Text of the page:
Tuesday, October 14, 2008

A Halfling Headcase

My bout with vertigo is finally over, I think, but you can't tell from these pictures I took. In my effort to create Tolkein inspired knits, I've designed three types of hooded scarves for the races of Elves, Men, and Halflings. They're a bit complicated, so I figured I needed to develop some beginner-level projects. This is my Halfling Hooded Scarf, it's simple and requireds some sewing. James was kind enough to lend a helping head.

The main piece of this Hobbit hoodie is a regular rectangular scarf knit in mistake rib , which is a 2 X 2 rib off-set by one stitch. I'm trying other reversable patterns, but I think mistake-rib has a humble appeal that's more fitting of a Hobbit. I originally intended this to be a child's scarf — no buttons nor ties. This would be good for children ages 6 and up.

The hood is formed by sewing a panel at the center back. I used a simple four-strand cable with a slightly different shade of yellow ochre (not "Yellow Oger") just for resolving pattern issues. But this would make a nice two-color scarf. I'm not a big fan of cablework on garments. Most cabled garments are over-designed in my opinion.

The hood can be worn up but it folds neatly on the back when it's worn down. Doesn't this look brooding and mysterious?

Friday, October 10, 2008

Arepas — Good Stuff from Caracas

This has nothing to do with knitting but... arepas are soft Venezuelan corn cakes which are lightly grilled and stuffed with different savory fillings. They’re different from the Mexican huarche, which is topped instead of filled, and similar to the Equadorian pupusa which is stuffed first and then grilled.

Last Wednesday I art directed and styled a food shoot for photographer Doug Todd. We shot arepas for a restaurant, Caracas, on East 7th street in Manhattan. Mark, Doug, and I got there around 8:00 a.m. just as the prep chefs started their day. Ilsa, the chef, arrived soon after, then the owners Gato and Maribel.

La Sureña: Grilled chicken, chorizo, and avocado slices served with chimichurri, a classic Veneuelan sauce.

De Pollo: Grilled chicken breast, caramelized onion, and cheddar cheese.

La Del Gato: Guayanés cheese, fried sweet plantains, and avocado slices. Gato hightly recommends this one.

La Pelua: Seasoned shredded beef with cheddar cheese.

De Pabellon: Shredded beef, black beans, sweet plantains, and aged cheese.

Reina Pepiada: Chilled chunky chicken and avocado salad, perfect for summer.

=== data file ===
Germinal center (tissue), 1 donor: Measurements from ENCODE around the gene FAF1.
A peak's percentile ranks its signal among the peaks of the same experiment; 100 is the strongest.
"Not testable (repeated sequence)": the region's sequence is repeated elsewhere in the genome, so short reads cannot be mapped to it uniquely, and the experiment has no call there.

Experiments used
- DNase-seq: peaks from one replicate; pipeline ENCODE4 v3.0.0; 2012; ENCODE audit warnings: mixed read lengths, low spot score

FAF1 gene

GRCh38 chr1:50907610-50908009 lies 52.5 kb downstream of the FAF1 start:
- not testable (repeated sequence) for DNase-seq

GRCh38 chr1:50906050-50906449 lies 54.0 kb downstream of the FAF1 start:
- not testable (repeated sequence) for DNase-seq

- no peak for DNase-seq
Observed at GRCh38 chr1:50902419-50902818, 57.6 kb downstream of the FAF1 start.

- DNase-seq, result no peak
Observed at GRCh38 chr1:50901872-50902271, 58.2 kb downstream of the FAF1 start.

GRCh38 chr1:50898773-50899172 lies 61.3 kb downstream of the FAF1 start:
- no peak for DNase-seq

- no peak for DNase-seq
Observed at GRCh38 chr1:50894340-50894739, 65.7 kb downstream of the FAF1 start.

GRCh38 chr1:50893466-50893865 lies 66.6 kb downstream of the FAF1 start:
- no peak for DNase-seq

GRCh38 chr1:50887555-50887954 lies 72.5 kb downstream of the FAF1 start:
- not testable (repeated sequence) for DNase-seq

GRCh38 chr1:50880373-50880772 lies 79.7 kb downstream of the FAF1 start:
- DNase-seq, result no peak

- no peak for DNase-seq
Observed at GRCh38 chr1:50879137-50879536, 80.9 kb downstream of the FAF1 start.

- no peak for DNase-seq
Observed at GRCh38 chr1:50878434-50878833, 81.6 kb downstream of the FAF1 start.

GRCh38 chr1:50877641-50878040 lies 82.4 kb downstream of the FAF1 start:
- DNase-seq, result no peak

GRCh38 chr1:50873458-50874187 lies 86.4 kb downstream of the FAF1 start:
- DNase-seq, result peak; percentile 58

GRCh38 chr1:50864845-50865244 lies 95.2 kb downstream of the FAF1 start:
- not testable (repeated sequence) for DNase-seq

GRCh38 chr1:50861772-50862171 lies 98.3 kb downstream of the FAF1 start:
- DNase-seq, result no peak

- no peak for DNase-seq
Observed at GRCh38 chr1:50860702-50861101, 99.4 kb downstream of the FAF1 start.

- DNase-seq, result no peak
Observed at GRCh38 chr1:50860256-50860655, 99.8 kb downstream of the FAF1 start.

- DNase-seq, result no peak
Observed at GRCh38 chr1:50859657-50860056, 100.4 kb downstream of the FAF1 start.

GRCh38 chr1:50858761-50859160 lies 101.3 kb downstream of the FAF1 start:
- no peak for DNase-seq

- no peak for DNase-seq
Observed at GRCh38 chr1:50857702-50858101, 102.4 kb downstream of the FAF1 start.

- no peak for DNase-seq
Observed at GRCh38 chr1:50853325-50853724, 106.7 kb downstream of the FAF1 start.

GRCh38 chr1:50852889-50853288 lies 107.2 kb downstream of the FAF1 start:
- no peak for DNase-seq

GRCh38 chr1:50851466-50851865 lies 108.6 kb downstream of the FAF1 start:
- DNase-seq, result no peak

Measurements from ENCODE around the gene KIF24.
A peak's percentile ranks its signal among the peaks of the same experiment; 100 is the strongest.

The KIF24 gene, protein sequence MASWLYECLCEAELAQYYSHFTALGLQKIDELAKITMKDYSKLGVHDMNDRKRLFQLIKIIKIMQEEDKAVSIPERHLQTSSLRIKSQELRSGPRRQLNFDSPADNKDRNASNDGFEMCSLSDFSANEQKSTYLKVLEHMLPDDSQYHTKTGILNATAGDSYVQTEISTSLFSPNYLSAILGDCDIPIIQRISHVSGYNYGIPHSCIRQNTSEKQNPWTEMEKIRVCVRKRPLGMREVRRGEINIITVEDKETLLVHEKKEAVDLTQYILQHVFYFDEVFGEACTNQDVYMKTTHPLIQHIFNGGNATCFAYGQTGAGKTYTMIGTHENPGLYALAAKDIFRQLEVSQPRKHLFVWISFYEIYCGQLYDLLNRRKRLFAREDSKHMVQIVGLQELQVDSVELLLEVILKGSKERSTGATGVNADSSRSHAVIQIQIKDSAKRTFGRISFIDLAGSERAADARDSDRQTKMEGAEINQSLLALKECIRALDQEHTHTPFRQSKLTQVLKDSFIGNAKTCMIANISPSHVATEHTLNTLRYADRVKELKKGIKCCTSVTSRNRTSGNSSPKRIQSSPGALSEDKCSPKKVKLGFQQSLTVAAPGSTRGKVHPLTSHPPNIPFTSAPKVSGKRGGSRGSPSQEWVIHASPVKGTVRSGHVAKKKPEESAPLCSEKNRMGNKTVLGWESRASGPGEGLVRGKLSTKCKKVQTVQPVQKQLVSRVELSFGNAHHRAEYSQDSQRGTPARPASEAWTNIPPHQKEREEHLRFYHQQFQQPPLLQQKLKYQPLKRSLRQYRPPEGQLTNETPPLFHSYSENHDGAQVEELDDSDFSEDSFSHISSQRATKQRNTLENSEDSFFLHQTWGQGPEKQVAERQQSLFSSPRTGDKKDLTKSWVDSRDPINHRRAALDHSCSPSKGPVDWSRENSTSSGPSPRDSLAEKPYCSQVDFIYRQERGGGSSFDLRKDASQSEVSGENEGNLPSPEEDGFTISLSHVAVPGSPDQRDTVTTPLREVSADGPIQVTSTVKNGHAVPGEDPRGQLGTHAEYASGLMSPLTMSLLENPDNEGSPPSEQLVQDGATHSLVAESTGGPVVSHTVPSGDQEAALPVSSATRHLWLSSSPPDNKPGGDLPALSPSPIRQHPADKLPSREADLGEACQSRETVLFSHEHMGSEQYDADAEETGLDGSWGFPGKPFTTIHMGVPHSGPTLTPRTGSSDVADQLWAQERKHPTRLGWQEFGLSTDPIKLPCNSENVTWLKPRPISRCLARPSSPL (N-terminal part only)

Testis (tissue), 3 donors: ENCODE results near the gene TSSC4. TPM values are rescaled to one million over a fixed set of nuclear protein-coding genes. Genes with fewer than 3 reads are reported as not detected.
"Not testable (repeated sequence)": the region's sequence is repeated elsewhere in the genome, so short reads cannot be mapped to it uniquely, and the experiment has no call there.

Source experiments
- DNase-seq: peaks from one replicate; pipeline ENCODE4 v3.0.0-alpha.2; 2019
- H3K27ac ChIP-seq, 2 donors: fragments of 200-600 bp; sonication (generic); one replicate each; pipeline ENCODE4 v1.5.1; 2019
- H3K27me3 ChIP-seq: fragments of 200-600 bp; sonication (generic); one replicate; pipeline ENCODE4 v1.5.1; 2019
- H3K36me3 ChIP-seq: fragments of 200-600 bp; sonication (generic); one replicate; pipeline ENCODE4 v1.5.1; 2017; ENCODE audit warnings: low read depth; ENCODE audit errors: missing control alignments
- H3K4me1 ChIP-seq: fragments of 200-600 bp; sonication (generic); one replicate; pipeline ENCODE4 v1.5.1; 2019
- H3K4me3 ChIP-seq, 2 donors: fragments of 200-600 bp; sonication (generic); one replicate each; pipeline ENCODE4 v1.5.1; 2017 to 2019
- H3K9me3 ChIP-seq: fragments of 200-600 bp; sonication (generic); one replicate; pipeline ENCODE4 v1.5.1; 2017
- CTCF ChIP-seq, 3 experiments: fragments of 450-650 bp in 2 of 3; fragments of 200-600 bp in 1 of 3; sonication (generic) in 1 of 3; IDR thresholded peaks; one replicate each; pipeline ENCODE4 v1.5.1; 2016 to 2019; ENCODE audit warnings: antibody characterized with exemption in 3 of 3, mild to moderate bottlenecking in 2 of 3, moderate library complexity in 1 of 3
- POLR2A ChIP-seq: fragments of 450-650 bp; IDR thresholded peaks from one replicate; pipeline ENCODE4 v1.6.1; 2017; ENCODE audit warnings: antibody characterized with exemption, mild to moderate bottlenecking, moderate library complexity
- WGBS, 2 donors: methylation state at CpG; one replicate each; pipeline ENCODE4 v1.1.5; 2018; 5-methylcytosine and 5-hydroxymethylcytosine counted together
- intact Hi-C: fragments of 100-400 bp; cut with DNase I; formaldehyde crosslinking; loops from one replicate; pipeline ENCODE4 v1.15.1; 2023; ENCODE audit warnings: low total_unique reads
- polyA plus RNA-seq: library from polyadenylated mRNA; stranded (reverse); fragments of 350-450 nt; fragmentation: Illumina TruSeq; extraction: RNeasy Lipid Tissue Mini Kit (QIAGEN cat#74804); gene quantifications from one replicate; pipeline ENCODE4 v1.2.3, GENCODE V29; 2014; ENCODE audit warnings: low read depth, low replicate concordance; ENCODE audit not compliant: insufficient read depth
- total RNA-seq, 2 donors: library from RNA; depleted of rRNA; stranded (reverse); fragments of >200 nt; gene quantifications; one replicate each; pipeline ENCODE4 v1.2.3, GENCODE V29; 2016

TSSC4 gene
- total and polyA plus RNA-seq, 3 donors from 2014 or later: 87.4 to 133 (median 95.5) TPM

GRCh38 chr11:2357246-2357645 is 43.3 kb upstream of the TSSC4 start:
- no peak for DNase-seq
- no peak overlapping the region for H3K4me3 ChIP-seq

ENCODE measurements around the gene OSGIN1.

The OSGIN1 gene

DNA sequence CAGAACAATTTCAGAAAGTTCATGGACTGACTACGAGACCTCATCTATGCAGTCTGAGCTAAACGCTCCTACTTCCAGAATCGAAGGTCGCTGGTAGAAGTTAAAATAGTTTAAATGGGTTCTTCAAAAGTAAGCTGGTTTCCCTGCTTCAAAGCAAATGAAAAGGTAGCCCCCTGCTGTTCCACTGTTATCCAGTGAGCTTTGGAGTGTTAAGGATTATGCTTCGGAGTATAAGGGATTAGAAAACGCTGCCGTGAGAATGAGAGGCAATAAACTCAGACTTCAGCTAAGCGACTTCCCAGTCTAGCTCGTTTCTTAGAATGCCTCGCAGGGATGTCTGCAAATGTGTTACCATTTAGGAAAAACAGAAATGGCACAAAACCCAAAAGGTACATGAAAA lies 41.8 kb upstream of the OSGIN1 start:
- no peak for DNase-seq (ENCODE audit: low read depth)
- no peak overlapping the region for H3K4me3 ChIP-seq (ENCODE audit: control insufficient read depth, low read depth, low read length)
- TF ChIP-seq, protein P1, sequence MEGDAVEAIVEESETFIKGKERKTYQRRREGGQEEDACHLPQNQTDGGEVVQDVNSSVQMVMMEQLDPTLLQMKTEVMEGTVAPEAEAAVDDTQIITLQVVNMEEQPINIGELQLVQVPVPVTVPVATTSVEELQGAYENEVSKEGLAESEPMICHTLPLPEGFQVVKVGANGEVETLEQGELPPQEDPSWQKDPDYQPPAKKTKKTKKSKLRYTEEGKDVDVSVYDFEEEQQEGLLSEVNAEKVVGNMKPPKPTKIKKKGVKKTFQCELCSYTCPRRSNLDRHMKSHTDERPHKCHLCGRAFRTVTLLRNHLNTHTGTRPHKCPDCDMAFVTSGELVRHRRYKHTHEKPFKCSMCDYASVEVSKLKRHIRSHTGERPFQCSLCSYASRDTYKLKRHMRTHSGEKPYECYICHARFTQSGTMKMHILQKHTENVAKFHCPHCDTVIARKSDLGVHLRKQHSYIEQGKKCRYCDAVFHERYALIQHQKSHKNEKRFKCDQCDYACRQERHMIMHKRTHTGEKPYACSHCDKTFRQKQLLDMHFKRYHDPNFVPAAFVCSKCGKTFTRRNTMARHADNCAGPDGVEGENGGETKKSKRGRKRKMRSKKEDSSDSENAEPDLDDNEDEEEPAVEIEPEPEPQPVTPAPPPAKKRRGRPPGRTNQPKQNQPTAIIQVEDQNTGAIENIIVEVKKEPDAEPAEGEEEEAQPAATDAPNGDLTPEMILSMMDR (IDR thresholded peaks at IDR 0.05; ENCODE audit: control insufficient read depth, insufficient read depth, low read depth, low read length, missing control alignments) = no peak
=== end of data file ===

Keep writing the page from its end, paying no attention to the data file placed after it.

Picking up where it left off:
It was a long day — creating small sets, hovering over food, overseeing all details. Making food look good for the camera is a small magic act, but it helps when everything tastes so good. Some shots were difficult because the corn cakes and the assembly are very delicate. Everything was absolutely delicious, especially the ceviche. My favorite arepa was La Pelua — seasoned shredded beef with cheddar cheese. Ilsa patiently made everything for the shoot as we needed it, including the tostones.

Thursday, October 02, 2008


The nurse checked my blood pressure and weight and told me the doctor would be in soon. Some time had passed, I grew tired of staring at the framed etchings of cotton tail and grey squirrel. I got up from the table and read some of the "commonly mistaken medication" chart on the door. "Celebrex (arthitis relief)" "Celexa (anti-depressant)", the mix-up could prove comically tragic for geriatrics and manics alike.

The doctor asked me to sit down on the table. The crunch of perma-wrinkled protective paper sounded like fire. "Your blood pressure is fine — 126/170, no throat infection. How long have to you had vertigo?" I told her since Saturday, it had been 5 days since. I told her I was better but I still have sporadic episodes of "spinning." She did more tests. "Have you ever had this before?" I said twice. I laid back on the table. With both hands she gently turned my head to the right. Whoa! the whole room spun again as if I were on a roller coaster. It took me a while to get my bearings straight. "OK, now the other way." I think I yelled holy crap. Then she sat me up and tapped on my forehead amd temples. It felt my senior years flashed before of me as my brain hit the back of my skull. I could hear the fluid in my head make a dull reverberating thud.

She examined my ears and throat again, said they were clean, and told me that I had a problem with my labyrinth from my cold. "At this point, you just have to ride it out for a few more days. Walk slowly, don't drink any alcohol, drink lots of fluids and immune boosters, rest... and no coffee, it dries out your ears." No coffee? That's where I draw the line. Hmf. She gave me two presciptions and told me to come back if the vertigo persists. "Any questions?" "Who came up with this BMI chart. I haven't weighed 158 pounds since I was 12." She laughed "Not us."

Stephanie waited for me in the lobby. I'm glad she was there for me. You never really appreciate someone's support as much as when you're sick. I really don't like going to the doctor's office — for God's sake there's sick people in there. We've been back together for a few months now, but announcing it is slow. One Sunday morning last month when I was over at Steph's, I got up early and said I'd get some bagels for breakfast. Surprised, I ran into Eleanor and Marc on Montague. They're never around on Sunday. They asked what I was doing in the Heights so early. Instead of explaining that Stpeh and I were back together I just said "I'm a little hung-over, where is your bagel shop?" It seemd a bit complicated for morning conversation. Of course that led a string of phone messages that went "Are you OK, call me back?"

Pharmaphoebia? I have a fear of meds, or rather, a healthy respect for the side effects. Other than the sporadic spinning, momentary confusion and fatigue, I'm actually fine. Steph treated me to breakfast and went with me to pick up my meds.